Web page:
when you buy art you get to choose what you buy.



FWIW I spent around $4K on my project this year
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Postby thinkcooper » Mon Nov 15, 2004 8:24 pm

You're right about the history of patronage exempting itself from committee oversight, with the exception of entities like the church. I guess the Medicis and their ilk steered pretty clear of commitees when choosing patronage recipients.

The BMorg is a little different though as they gather all their funding from our ticket fees and then fund art that adds to the event they are selling us tickets to. It's a little more convoluted than a well heeled private patron, opening up a little more to the creative mob.
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Postby Bob » Tue Nov 16, 2004 12:03 am

Looks to me like an inverted pyramid scheme, substituting one phantom elite for another. If the problem is favoritism, or bad choices, why trust any new gang to do a better job than the old gang? If the problem is boredom, maybe the petitioners should look more to the widening pool of attendees, rather than the same old gang of former grantees -- if "radical self-expression" means anything, it's that there is an expectation that all 35,000+ of us are artists who might take the "radical self-reliance" codicil a little more seriously if some of the former grantees weren't so intent on making it a joke.
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Postby Dork » Tue Nov 16, 2004 12:04 am

No constructive suggestions. No elaboration on the demands.


Are you referring to the main diatribe or the comments left by signers of the petition? Most of us don't even know how the process works, we just know that there's less and less art every year and more and more complaints from the few who did put something out there.

I, personally, don't know what the problem is. I only know there's a problem and the ORG seems stuck in a rut. Perhaps if we yell loudly enough they'll at least recognize that fact.
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Postby tritical » Tue Nov 16, 2004 12:44 am

stuart and sparkletarte: check your zippers - your ignorance of the topic at hand is showing.
Who has the balls to ask for money ? I do. And I got it. You can too, if you have the balls. That's the way it works. You gotta have the balls to think up a project that you couldn't pull off on your own. Then you gotta have the balls to try and pull it off anyway, with help from the org. Of course the funded art is curated. You think they just hand out checks to whomever asks ?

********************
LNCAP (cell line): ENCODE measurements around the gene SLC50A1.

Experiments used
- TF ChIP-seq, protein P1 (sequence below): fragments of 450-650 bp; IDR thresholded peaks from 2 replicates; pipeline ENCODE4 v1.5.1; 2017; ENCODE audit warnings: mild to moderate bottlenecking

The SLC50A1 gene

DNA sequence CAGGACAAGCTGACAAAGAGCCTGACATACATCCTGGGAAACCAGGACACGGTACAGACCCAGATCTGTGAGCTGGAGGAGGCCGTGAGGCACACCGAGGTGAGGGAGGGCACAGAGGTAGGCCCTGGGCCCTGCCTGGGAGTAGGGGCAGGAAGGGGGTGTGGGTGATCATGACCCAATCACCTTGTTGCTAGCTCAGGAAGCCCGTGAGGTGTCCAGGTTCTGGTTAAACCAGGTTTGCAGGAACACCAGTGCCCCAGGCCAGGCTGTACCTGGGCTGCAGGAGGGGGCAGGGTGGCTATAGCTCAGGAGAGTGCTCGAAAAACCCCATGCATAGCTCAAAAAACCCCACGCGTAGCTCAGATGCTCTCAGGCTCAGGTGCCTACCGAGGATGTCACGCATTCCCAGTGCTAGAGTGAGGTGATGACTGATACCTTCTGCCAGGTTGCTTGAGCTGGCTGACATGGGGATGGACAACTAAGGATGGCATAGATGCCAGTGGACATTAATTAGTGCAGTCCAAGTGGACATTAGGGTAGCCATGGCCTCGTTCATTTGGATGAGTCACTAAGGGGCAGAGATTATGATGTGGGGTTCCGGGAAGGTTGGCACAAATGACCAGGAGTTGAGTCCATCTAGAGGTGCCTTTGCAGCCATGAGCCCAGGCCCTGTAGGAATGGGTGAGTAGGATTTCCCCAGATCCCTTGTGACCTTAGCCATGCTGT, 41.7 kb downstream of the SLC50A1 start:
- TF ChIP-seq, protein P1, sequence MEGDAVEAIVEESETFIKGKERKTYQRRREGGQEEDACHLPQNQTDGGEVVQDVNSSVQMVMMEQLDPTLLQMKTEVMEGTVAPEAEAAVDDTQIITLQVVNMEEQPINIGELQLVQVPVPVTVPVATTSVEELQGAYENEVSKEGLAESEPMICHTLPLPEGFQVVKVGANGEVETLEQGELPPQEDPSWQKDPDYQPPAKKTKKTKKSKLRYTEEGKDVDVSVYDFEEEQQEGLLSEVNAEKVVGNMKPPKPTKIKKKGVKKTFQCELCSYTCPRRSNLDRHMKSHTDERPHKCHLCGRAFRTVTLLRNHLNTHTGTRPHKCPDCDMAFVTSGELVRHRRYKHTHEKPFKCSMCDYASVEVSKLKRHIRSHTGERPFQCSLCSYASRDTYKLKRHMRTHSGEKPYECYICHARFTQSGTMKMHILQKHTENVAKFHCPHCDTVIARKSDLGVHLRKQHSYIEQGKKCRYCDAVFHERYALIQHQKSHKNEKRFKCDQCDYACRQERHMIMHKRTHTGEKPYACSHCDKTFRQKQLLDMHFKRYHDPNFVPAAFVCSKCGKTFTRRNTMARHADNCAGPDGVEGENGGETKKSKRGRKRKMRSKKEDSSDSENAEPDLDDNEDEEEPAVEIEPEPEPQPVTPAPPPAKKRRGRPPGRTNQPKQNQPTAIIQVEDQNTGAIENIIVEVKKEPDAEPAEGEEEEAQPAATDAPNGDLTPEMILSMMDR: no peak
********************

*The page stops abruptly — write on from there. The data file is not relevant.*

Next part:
So far, I see very little constructive critique of the petition (which I signed, BTW) - only lazy attempts to pull it down and label the authors as "power hungry" and "egocentric".
I hesitate to bring this up, for fear of it seeming like one-upmanship, but I hope it will help with some perspective. The project I headed in 2002 received a grant from the org for $14K. I raised an additional $6K. This covered materials and transpo. costs. I also spent 6 months working on nothing but the project, living off of my savings account. I figure that was at least another $13K.
Was it worth it ? You bet. Would I do it again ? I can't. You see, the org only grants funds for materials, and sometimes, not fully. Everything else is up to you. I no longer have the luxury of $13K to live off while heading a project of that scope.
I *know* I'm not alone in this experience. Is it unfair to ask the org to pay for what the art *really* costs ?
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Postby thinkcooper » Wed Nov 17, 2004 9:27 am

Sadly, we lost another page and change of good responses to this topic with the 11-16 server crash.
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Postby Rian Jackson » Wed Nov 17, 2004 10:23 am

from buzzing through this topic and our regional listserv, it seems to me that this largely comes down to a few issues, one of which is 'Who's event is this?' If it's Larry's, since he started it and nursed it, then the much repeated advice of 'if you don't like it go start your own event' should be the end of this conversation. However, my guess is a lot of people see it as our collective event, in which case some sort of collective scheme for 'art curation' might be more appropriate.

Some concerns here:
1) How much space would it take up to put all of the art proposals on the internet?
2) Internet based community decision-making is necessarily selective: it's only for those who have computer access, time, and a fast enough connection. I'm lucky enough to be able to junk around here when the office is slow, but most times in my life i don't have that luxury. I'm sure i'm not the only one.
3) What would be the impact of this model for artists who aren't hooked into the internet?
4) How would the new art curation elite (which WILL form) influence the art of the playa positively/negatively? Do we say 'screw the fuckers who can't be bothered' or is it a problem that, even though this is meant to be community decision making, it won't be the entire community giving input?
5) What if some of the 'curation groups' can't hack it?

It would be interesting to have a rotating position on the existing 'curation board' to bring in new elements.

I'll post more as i mull this issue.
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Postby thinkcooper » Wed Nov 17, 2004 10:37 am

R'J',

I don't know if the proposals in the petition are the perfect points to present; like you, I'm mulling the options, and some of the ones you put forward seem mighty logical as alternatives.

My hope is that the petiton and artists' efforts behind the petition yields a process that is a more collective approach to providing approval, playa location and for funding as is already be done, but with less emphasis on strict adherence to a theme.

I'm supportive of the petition opening up a dialog with the organizers and hope it succeeds at doing so.
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Postby Papa Bear » Wed Nov 17, 2004 11:51 am

If funding big art is a concern, then what is stopping the artists in question from forming their own nonprofit arts foundation and seeking out donations to fund it? It's clear they are quite capable of publicizing such an effort, as demonstrated by how widely they've circulated this petition.